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Label & Cat.Number: Two Acorns 2 A 01
Release Year: 2010
Note: collaboration recorded 2007-2009 using lots of different field recordings from Japan and Los Angeles - creating 4 long tracks of highly minimal, contemplative but also more concrete & rough daydream-drones for a different state of mind; first release on Will Longs (CELER) new label !
Price (incl. 19% VAT): €12.50
More Info" 'Generic City' is the debut release for Two Acorns, a new label/publisher curated by Will Long of Celer. 'Generic City' is presented in a custom-designed CD package, created by mondii, with photography by Danielle Baquet-Long, and mastered by Taylor Deupree.
'For this collaboration work, I made a lot of field recordings. Songs of migratory birds that come to a big lake only in winter, the sound of breaking ice, frozen on a lake, the peal of huge bells in a temple, voices in prayer to the Buddha, footsteps in the subway, on the ground, made by coming and going people, machine sounds at a construction site, rain flowing into a steel pipe with a hard sound, the oscillation sound of rubbing iron which was recorded through a contact mic set on steel, the conversation of people walking in the city, noise of vehicles and trucks, kids voices from an elementary school, and so on. Like a time trip to transcend places, these sound-scapes are presented as a imaginary tale. To collaborate with foreign artists became a chance for facing Japan again for me. Reflecting on each of our localities to compose let us be aware anew of the vernacular which has been lost in the global world. Artists can't be unrelated to the characteristics (culture) of places (surroundings) where they live, and they are influenced obliviously in some way. By watching our everyday surroundings closely, we can engender a most realistic language of where we live, and how we think. I sense that peculiar, unfamiliar cultures and customs are invaluable wealth in human history.' - Yui Onodera
'In this collaboration work with Yui Onodera, we contributed many instrument sounds, and field recordings such as the streets of Los Angeles, rain on our doorstep, water draining into the gutter, cars passing on wet and slippery streets, people walking on their way home from work, talking in an airport baggage claim, crosswalks, airliners flying over, taxi rides, riding bikes through traffic, conversations in restaurants, the Metro Link train in Los Angeles, and walking on quiet streets. In our part of mixing, since we were working with someone's instrument sounds and field recordings from a city that we haven't visited, much was left to our imagination to re-create an environment and city setting for the piece. Trying to keep a balance between the heavily processed material and the entirely unprocessed material, created a natural bridge of movement inside the city. Processed elements became backdrops and scores to real activity, sometimes simply drifting away from the daily life, or the finding the soul of the pieces. When these two entirely different cities came together, it created an all new way of looking at, and hearing the city's movements around us. Cultures parallel one another, with the views of the skylines and empty streets left the only visible evidence of similarity.' - Danielle Baquet-Long, Will Long " [label info]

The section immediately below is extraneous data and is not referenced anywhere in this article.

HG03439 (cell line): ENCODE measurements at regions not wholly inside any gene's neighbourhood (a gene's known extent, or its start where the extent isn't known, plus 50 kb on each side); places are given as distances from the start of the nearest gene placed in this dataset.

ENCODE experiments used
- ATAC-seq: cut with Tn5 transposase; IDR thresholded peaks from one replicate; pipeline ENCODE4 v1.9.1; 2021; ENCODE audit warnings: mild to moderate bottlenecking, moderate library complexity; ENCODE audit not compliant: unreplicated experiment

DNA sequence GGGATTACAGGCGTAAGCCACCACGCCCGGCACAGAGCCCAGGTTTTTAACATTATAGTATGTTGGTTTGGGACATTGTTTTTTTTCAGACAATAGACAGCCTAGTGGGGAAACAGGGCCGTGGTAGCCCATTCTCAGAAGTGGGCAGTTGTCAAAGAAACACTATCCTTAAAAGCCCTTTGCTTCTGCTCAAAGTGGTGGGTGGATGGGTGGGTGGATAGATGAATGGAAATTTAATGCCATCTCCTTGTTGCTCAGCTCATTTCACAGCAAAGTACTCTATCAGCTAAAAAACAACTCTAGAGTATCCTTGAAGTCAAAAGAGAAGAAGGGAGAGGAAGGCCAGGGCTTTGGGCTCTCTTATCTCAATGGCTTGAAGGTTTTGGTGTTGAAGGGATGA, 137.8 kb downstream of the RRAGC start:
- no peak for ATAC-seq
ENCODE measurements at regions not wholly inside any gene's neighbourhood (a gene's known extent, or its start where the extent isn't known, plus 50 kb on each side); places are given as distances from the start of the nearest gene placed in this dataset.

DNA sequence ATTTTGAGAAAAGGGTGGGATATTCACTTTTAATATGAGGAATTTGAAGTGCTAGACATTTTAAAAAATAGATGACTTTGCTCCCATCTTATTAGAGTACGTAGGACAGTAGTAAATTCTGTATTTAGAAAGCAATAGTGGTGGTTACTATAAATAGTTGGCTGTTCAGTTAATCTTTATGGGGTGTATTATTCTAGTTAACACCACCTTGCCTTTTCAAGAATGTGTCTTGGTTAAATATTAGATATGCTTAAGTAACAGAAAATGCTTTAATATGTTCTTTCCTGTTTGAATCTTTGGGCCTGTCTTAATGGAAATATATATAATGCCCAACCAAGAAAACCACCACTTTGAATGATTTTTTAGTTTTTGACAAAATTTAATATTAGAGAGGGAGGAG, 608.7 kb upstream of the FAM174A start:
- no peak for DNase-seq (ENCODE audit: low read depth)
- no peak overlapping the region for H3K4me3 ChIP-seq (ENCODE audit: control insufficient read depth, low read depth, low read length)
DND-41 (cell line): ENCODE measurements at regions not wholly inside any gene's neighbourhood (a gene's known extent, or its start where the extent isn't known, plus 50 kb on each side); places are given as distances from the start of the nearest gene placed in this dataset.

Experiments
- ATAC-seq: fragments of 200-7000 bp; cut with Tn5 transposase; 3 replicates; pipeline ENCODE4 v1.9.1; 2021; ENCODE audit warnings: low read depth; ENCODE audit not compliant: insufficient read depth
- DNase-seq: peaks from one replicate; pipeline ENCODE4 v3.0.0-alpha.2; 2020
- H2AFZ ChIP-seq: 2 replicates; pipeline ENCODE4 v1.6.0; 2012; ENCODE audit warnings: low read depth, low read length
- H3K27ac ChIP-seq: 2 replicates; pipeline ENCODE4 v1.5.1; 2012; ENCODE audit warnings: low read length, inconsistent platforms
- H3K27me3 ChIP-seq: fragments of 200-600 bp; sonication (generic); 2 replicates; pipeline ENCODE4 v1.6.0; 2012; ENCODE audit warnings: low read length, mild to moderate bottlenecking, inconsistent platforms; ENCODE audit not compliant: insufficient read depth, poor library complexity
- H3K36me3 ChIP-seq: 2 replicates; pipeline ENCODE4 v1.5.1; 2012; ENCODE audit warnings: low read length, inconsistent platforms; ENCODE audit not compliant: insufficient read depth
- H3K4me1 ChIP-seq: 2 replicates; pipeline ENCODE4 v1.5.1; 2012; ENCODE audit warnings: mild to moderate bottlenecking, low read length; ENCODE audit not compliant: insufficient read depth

"Two Acorns is a new label started by Will Long, one half of Celer. He deals with 'things you can hold in your hand, or keep on your bookshelf, to keep these feelings, memories, and experiences. There is no replacement for the smell of a book, the spin of a CD player starting'. Hear hear. The label starts of with a collaborative release of his band Celer (which was Long and his partner Danielle Baquet-Long, who passed away) and Yui Onodera. The latter provides field recordings, electronics, guitar, violin, piano and musical box, while Celer holds the mixing board, cello, violin, piano, field recordings, theremin, electronics and ocarina. I am not sure but I don't recall seeing many collaborations of Celer, but the result, four lengthy pieces work out quite well. Its probably everything you would expect from such a collaboration (you could debate wether that is good or bad), but the gentle, sustaining, of course drone - a word that can't be avoided when talking about Celer nor Onodera - like atmospherics work quite well, but what seems interesting is that many of the field recordings go unprocessed into the mix. Lots of rain, water, animals, street sounds, stuff that seems to be picked up with contact microphones and such like, and they bathe quite well in the string of sounds woven together on the various instruments. They add a great spice to the music, which doesn't stick that much in the world of 'just' drones too much. Beautifully ringing overtones, 'heavy' street sounds, air traffic and crackling of leaves: together they create a mighty fine aural landscape. Beautiful." [FdW/Vital Weekly]
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